How to piss off the international community and incur upon your culture accusations of barbarity and backwardness in four easy steps:
- Find a bunch of dolphins or other small cetaceans.
- Get some motorboats and some nets and herd them towards the shore.
- Kill as many dolphins as you can using the government-sanctioned pin-to-the-brain method. Or, if this is inconvenient, whatever’s lying around will do just fine. Clubs, harpoons, pikes, scythes, machetes… it’s all good.
- Peddle the slaughtered to your fellow hungry countrymen. Any survivors go to the highest-bidding aquaria or zoos (where they usually die anyway).
Sounds fun, right?
Hmm… maybe not.
I first learned about dolphin drive hunting a week or two ago, when a few stories about it cropped up in the “Japan” section of my Google News page, reporting or editorializing on the hunts held in the towns of Futo, Shizuoka 静岡県富戸町 and Taiji, Wakayama 和歌山県太地町. Intrigued, I took a quick trip to Wikipedia, where I learned that this isn’t a Japan-only phenomenon; apparently, dolphins are hunted and consumed in much the same way in Peru, the Faroe Islands, and the Solomon Islands, among other places. I had no idea anybody ate dolphins, and this information came as a shock even to me, someone who has developed an unhealthy interest in foods that most Americans would consider to be either taboo or just plain bizarre (one of my favorite books in recent memory is Jerry Hopkins’s Extreme Cuisine, which deals with a number of the items listed on Weird-Food.com). I have professed on more than one occasion that I will eat anything. Anything.
But dolphin?! My initial gut reaction to the drive hunts was that I would probably not be convinced to eat dolphin, culinary viking though I may want to be. Of course, this begs the question: why not? In the past, I have been open to eating (and, in some cases even actively sought out), the following things: live octopus, whale, dog, and monkey. I have sampled horse, and I was planning on having it again when I go to Kumamoto this weekend. So why should dolphins be spared when I’ve displayed such a callous disregard for other, similarly intelligent animals?
I’ve talked to several of my friends about this, a few of them vegetarians or pescetarians. One fellow meat-eater said, matter-of-factly, “I would probably eat a dolphin,” but he would be opposed to killing it himself. This reminded me of the chapter in Anthony Bourdain’s A Cook’s Tour in which Tony is forced to witness – after years of working as a chef who had always received his meat nicely cleaned and packaged by a butcher – the bloody ritual slaughter of a hog in a village in Portugal. He describes the experience as, well… enlightening, to say the least. Meat becomes an entirely different thing when you’re presented with the inherent violence and gore of its production, and I think part of what made me think so hard about dolphins as food was the jarring way in which I learned about it. Some of those photos on Wikipedia (and elsewhere on the Internet) are fairly disturbing.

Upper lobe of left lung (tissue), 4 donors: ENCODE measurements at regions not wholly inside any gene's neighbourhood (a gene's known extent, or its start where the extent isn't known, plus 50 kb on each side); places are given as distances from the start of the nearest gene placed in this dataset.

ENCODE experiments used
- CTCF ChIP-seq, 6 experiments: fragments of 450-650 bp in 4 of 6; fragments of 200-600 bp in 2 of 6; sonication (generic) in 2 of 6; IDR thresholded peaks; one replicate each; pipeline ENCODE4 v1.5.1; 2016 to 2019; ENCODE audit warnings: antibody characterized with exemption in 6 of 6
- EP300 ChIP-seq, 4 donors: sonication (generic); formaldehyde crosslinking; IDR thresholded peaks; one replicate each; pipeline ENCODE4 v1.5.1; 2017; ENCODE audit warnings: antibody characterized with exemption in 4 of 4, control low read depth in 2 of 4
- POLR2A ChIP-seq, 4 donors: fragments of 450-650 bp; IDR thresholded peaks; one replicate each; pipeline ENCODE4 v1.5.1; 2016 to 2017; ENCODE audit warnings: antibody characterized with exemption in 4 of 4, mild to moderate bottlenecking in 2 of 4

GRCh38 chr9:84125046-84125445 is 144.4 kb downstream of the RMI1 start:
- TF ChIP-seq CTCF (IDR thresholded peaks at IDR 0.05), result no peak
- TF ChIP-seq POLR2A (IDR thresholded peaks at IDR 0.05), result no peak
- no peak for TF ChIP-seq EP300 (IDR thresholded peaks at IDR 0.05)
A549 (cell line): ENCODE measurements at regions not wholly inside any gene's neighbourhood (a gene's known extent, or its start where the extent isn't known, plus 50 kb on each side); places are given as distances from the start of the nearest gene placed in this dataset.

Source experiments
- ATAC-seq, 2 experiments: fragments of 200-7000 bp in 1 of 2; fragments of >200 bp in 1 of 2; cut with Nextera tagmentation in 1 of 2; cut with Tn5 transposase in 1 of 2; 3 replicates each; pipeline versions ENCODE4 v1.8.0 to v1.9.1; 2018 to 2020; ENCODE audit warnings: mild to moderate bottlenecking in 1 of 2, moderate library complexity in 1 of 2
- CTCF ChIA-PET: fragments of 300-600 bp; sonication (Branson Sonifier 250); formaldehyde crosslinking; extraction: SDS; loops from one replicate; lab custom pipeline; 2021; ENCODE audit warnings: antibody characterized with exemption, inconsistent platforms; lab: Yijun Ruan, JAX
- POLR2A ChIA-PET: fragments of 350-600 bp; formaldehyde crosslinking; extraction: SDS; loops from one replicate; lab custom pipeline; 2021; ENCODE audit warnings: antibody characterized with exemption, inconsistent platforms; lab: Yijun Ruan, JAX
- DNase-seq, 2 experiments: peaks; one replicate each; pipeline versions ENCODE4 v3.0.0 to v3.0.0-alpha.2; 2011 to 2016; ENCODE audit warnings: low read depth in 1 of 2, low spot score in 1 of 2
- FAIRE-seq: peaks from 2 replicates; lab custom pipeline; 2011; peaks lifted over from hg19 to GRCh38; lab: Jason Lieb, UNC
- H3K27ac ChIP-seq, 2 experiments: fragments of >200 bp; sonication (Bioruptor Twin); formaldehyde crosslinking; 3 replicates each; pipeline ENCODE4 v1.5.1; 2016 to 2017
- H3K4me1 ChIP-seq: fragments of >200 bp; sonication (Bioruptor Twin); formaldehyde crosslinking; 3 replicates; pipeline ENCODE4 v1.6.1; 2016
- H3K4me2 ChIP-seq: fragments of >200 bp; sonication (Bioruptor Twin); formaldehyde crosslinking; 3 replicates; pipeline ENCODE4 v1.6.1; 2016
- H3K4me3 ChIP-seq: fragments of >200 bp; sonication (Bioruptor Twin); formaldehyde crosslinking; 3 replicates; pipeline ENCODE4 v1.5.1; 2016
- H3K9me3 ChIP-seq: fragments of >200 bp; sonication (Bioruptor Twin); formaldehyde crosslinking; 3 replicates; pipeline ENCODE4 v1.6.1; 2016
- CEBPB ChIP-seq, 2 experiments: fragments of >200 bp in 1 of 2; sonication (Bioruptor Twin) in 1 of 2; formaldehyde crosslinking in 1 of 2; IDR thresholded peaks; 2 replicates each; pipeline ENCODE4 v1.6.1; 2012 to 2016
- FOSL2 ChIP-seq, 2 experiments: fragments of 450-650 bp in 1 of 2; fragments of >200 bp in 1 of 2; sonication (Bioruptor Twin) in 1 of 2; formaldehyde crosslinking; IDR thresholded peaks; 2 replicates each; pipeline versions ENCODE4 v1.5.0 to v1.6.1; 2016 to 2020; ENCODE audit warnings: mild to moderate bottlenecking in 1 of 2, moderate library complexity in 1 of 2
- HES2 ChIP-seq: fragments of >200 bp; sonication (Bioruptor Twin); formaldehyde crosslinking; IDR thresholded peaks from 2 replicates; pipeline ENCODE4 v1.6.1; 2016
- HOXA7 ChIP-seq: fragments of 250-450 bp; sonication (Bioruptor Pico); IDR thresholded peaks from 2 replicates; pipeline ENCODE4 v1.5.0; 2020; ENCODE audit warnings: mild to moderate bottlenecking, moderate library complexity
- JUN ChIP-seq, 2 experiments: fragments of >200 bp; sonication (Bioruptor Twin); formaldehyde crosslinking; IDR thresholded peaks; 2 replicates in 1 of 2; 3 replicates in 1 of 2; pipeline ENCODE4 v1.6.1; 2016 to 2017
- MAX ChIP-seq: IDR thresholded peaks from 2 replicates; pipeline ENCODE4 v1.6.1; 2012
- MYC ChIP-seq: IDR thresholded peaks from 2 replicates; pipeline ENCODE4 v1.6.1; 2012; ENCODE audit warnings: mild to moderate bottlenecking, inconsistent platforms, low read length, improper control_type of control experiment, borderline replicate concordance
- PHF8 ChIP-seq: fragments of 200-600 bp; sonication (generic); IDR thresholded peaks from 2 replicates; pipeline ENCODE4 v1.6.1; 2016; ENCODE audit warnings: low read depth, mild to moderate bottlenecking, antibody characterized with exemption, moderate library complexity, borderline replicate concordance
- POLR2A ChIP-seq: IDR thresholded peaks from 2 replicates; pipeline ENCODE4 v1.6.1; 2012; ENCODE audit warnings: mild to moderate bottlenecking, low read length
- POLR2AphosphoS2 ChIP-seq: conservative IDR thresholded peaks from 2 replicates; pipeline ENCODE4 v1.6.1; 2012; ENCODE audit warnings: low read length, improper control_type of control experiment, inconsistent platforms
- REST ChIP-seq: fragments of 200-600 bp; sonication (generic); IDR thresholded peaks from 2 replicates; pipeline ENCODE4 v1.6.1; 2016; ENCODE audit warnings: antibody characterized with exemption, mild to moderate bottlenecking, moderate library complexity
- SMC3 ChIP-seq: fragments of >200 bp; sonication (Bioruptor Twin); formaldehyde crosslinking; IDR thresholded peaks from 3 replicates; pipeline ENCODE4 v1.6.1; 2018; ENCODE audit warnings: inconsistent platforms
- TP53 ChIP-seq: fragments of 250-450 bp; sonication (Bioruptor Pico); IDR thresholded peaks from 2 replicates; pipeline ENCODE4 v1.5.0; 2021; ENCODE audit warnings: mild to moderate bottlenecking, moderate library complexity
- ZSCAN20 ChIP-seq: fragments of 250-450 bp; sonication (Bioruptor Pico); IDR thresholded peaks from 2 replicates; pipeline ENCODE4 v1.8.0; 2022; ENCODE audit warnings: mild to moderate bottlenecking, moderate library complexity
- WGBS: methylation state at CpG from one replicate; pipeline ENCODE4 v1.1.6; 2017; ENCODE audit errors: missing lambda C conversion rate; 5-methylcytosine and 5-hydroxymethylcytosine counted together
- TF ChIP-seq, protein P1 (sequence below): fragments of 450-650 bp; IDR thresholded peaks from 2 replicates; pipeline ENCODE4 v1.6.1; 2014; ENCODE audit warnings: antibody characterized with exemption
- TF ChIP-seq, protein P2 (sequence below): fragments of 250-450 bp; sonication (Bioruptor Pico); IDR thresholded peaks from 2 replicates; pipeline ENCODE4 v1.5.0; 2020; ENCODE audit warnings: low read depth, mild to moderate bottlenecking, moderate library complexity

When I told a former vegetarian friend of mine that I probably wouldn’t eat dolphin because I think they’re too intelligent to justify killing, he asked me how they’re more intelligent than cows or pigs, and why that matters. And the fact is, I have no idea. I articulated this a bit better to another vegetarian friend, telling her that I think dolphins shouldn’t be hunted because they’re capable of having fairly complex relationships with each other, with their environment, and with humans. Noting that just about all animals – or all mammals, anyway – are cognizant of social or ecological relationships in similar ways, she accused me of being “human-centric.” And I’m afraid I’m guilty as charged.
But that brings me to an important point: what about the Japanese fishermen who claim this as a millennia-old tradition? In a message conspicuously written in English on a web page otherwise completely in Japanese, members of the Taiji Fisherman’s Cooperative (Taiji gyogyou kyoudou kumiai 太地漁業協同組合) have stated, in response to interventions by foreign “eco-terrorists”:
… the community of Taiji is alert when interlopers whose agendas are based neither on international law nor on science but rather on emotion for economic self-interest continue willfully to distort the facts about this fishery. The dolphin fishery represents an important part of the tradition through which generations of Taiji fishermen have supplied their community with food. They will continue to do so.
But of course, you’d have to be pretty naïve to believe that the dolphin drive in Taiji is an act of subsistance fishing, especially because the hunts are increasingly used as a means of acquiring live cetaceans to sell to aquaria around the world (including in the United States). So, at the risk of sounding culturally insensitive, I would tend to not side with the fishermen. I can’t really find a way to justify the drive hunts, particularly for the quantity of dolphins killed each year and for the somewhat brutal killing methods.
At any rate, researching the dolphin drives has landed me in something of a quandary. I am no longer sure I’ll be seeking out the horse sashimi in Kumamoto this weekend, and to be perfectly honest, I have called into question my consumption of beef and pork. Suddenly, it’s hard to resolve what it is that makes me feel justified in eating cows and pigs, but not dolphins.
- Dolphin and Whale Action Network homepage (Japanese)
- Transcript from a PBS documentary on the hunts
- BBC commentary on the hunts
- Independent report on the hunts from Kjeld Duits